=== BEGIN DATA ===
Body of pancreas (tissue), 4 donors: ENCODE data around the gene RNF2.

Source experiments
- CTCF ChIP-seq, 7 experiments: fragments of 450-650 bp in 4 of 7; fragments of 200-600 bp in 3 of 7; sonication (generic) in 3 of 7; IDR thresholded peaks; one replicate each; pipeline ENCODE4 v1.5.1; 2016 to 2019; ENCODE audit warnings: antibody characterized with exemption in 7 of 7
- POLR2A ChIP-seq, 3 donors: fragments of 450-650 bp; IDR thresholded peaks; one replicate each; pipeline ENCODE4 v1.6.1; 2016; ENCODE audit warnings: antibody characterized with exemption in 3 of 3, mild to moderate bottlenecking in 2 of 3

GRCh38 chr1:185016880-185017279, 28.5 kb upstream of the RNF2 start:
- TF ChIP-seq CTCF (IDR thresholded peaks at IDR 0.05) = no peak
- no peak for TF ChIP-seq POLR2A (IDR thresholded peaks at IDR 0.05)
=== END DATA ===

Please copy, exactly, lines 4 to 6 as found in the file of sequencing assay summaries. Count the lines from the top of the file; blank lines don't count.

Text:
- POLR2A ChIP-seq, 3 donors: fragments of 450-650 bp; IDR thresholded peaks; one replicate each; pipeline ENCODE4 v1.6.1; 2016; ENCODE audit warnings: antibody characterized with exemption in 3 of 3, mild to moderate bottlenecking in 2 of 3

GRCh38 chr1:185016880-185017279, 28.5 kb upstream of the RNF2 start:
- TF ChIP-seq CTCF (IDR thresholded peaks at IDR 0.05) = no peak